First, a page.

Muhammad Ali The Greatest Gone

Muhammad Ali the Greatest. Gone. The Greatest Of All Time leaves a legacy of triumph, tragedy and courage.  He prophesied many things, but his greatest prophecy was that he shook up the world and he indeed shook up the world.  Watching the funeral procession for the greatest was a moment in time.  He went as he came.   A lightning rod who shook up the world and had millions chanting his name and praises as his hearse made it’s final trip home through Louisville to his final resting place.  Hundreds of thousands lined the streets chanting “Ali, Ali, Ali.”  A sight to be seen.  Never had I seen such a sendoff and in that moment I knew never again would the world send anyone off in such adoration and cheer.  It was a last hooray for a stand up guy, the champ, who shook up the world no doubt.So here for you I breakdown why for me Ali was as he’d profess in his own words truly, “the greatest of all times.”Why Muhammad Ali was the truly greatest has little or nothing to do with his skills in the ring, for me.  While millions of his fans adored him as a boxing legend which he was this is not why he was the greatest to me.  I’m always befuddled when he’s referred to as a “boxing legend” and that’s how most people know him, but he was so much more than a “boxing legend.”He was an exceptional boxer yes and this is how he first came to be known to the world.  How he really became known to the masses was after denouncing his Christian upbringing and converting to Islam.  This is when Ali gained international fame.  He was no longer just a boxer now, but a champion of the world uniting America with Muslims from around the world.  This was a brave move at that time.  It wasn’t highly thought of by many American’s and many actually ended up despising him for this.  Unsettling to have your black champ converting to Islam and all back in the 60’s you know.  Very un-American.  And so with this he dropped his “slave name” Cassius Clay and became the world re-known Muhammad Ali and the people’s champ.  It was in his solidarity and unity of oneness, not allowing cultural differences or religious divides that the eastern world and parts of Africa and Asia began to adore him and cherish him as their own champion.Next: No he did not dodge the draft.  It was progressive in that day and age for an American and especially and American fighter/athlete, oh might I add how dare a black man, refuse to go to war.  Black men did not tell white men no.  That was a no no.  And Ali’s “NO,” was not a soft whisper, but a loud affirmative “NO” that shook up the world.  It was not simply the No, but the tone of the No and the confidence and affirmation of his No that penetrated through the airwaves, the courthouse and blasted across many platforms.  It was a remarkable and exceptional act of bravery and courage.  He was not a coward who was afraid to fight.  Ali knew he would not be on the front lines, but on the sidelines signing autographs for the soldiers.  This was not the point.  He did not support war.  He was anti-war and this was not heard of in this day and age, especially for an athlete, oh did I mention black athlete.  And more power to him for telling everyone to F’ off.What made Ali the greatest was his bravery and courage, his big mouth and outspoken wit.  He told it like it was.  He didn’t care if it was not PC. He didn’t tone it down. He didn’t care if he was the first to say it.  That’s what made him awesome and the greatest.  He was the first to say a lot of it.  Most things that came out of his mouth in that day and age as a black man had not been said publicly.  He was unapologetically black in the 60’s and that had not been done.  Yes, you had your Jackie Robinson’s of the world, but they tip toed around issues and spoke gingerly not to piss people off.  Ali was pissed off about it and wanted everyone to know this shit was not cool.  People didn’t like that and were not used to that, but this is just another example of why he was great.  He had every right to be pissed and he had every right to diss.  This is why he was a champion.  Ali spoke for the millions of colored people who did not have a voice.  For the millions of people who were being mistreated and profiled, Ali was their voice.  He was loud and proud and this gave a generation of black men and women and colored people the confidence to be somebodies.  One man had this sort of astounding impact with his one loud voice and for this he is and will always be the greatest.  No other man has had such a profound impact on so many hundreds of millions of people around the world.  It was not popular to speak out on race and inequality and injustice and tell the white supreme court he would not go fight the white man’s war, but he didn’t care.  He did it and he meant it and stood by it.  “No I will not go ten thousand miles from here to simply continue the domination of the white slave master…..”  He was stripped of his title and gave up the greatest years of his boxing career, but he was a man of conviction.  There is not a single athlete in the world today who would do this and have this kind of integrity and conviction.Ali was also the greatest because he was handsome and charismatic.  He was the first rapper ever.  He was poetic and prophetic.  And while there have been many greats before him and after him who stood up for something, no-one man possessed all of these traits.  There was no one single man who unified people with religion, race, charisma, prophecy, humanitarianism and dignity in death through a disease. The lessons he taught us are many.  No one has brought so much to the table.  And no there will never be another Ali or even anything remotely close to him.And here’s one of his greatest contributions to us , in the end while he battled Parkinson’s Ali taught us a brave lesson about our mortality and how to live through it powerfully.  He didn’t go into hiding.  He wanted no sympathy or pity for his embattled body.  He continued going out into the world, signing autographs the world over, making himself totally accessible to those who loved him, greeting fans with a smile, donating his own money and helping to raise millions of dollars and awareness for charities around the world.  He took on Parkinson’s like the champ he was smiled through the discomfort and paralysis of it.  He was a great man with a great calling and very great meaning.He was the greatest and lives in so many of us today and forever with his legacy of bravery, triumph, compassion and courage.Muhammad Ali, the greatest of all time finally resting in peace.  I am forever changed and grateful for the greatest having graced us with his presence.Muhammad Ali – the official site.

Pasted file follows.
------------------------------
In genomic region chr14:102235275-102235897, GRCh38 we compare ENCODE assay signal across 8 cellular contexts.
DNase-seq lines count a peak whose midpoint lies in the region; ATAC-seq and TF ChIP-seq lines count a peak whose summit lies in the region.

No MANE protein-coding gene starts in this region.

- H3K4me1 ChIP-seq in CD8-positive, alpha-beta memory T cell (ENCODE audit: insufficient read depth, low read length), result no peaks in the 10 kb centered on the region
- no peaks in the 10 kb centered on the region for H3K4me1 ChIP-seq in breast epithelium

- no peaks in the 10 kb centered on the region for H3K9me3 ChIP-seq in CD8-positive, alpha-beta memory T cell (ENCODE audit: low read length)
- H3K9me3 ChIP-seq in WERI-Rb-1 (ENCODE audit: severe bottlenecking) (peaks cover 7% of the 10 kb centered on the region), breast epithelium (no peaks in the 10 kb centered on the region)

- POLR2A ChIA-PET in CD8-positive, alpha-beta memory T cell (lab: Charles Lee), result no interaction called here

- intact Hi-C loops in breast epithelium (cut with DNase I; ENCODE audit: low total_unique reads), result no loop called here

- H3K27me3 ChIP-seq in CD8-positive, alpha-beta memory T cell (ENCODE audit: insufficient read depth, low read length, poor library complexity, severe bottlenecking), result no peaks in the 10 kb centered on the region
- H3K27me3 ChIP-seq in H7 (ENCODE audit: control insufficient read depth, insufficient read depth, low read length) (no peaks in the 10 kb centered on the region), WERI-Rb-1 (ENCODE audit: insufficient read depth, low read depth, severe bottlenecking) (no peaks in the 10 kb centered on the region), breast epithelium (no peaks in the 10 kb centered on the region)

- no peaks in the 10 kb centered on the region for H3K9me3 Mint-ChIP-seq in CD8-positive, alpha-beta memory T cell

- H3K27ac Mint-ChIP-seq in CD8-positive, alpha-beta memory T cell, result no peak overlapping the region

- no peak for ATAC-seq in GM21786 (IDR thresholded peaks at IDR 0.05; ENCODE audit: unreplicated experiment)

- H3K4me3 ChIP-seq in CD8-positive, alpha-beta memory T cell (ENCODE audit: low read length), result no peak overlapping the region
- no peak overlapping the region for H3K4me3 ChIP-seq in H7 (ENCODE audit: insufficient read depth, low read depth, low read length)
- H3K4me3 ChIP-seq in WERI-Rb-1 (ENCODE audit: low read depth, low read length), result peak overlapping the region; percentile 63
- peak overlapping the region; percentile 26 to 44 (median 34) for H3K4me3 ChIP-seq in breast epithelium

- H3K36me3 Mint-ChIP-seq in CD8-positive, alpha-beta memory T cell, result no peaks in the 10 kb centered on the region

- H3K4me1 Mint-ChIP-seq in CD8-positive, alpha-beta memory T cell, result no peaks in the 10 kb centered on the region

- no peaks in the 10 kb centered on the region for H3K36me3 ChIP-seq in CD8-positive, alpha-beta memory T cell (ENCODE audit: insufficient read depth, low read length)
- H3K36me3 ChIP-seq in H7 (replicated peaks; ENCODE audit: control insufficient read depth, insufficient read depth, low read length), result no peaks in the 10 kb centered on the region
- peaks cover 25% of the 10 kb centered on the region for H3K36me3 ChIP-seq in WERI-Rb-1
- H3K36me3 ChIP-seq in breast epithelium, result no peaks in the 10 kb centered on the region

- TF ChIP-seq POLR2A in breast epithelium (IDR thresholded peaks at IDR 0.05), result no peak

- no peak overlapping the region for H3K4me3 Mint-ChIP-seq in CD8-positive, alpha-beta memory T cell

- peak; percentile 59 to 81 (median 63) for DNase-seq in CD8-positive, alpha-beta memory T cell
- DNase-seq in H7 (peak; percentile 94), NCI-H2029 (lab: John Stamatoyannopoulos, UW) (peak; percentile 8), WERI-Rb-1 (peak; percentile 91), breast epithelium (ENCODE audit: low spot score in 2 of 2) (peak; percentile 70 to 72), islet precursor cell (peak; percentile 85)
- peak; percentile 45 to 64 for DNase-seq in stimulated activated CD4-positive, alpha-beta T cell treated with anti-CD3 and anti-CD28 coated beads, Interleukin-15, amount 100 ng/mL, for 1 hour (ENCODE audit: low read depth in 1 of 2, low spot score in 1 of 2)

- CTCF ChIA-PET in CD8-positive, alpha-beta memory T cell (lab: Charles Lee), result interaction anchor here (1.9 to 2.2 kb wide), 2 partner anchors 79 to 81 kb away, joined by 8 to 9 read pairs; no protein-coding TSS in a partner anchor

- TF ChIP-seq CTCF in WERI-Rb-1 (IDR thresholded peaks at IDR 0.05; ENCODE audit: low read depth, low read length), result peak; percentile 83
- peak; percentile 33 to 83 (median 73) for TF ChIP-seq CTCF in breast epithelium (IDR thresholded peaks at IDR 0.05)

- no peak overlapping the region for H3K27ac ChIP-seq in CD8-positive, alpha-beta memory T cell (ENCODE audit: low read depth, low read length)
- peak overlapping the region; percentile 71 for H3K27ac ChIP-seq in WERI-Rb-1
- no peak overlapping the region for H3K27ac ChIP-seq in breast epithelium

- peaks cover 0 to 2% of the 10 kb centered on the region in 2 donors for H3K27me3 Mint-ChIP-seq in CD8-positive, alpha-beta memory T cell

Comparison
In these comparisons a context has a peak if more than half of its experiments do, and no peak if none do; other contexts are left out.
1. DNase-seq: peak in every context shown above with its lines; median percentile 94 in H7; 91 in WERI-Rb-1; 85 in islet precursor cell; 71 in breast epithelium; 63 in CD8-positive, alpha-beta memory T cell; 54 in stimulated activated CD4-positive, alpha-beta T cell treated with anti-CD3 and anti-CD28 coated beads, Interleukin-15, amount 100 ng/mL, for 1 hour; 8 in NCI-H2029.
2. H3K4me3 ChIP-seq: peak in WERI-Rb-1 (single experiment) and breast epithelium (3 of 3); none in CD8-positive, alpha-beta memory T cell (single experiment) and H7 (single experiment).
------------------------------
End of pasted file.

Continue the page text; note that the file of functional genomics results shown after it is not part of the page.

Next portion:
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Sue Dhillon is an Indian American writer, journalist, and trainer.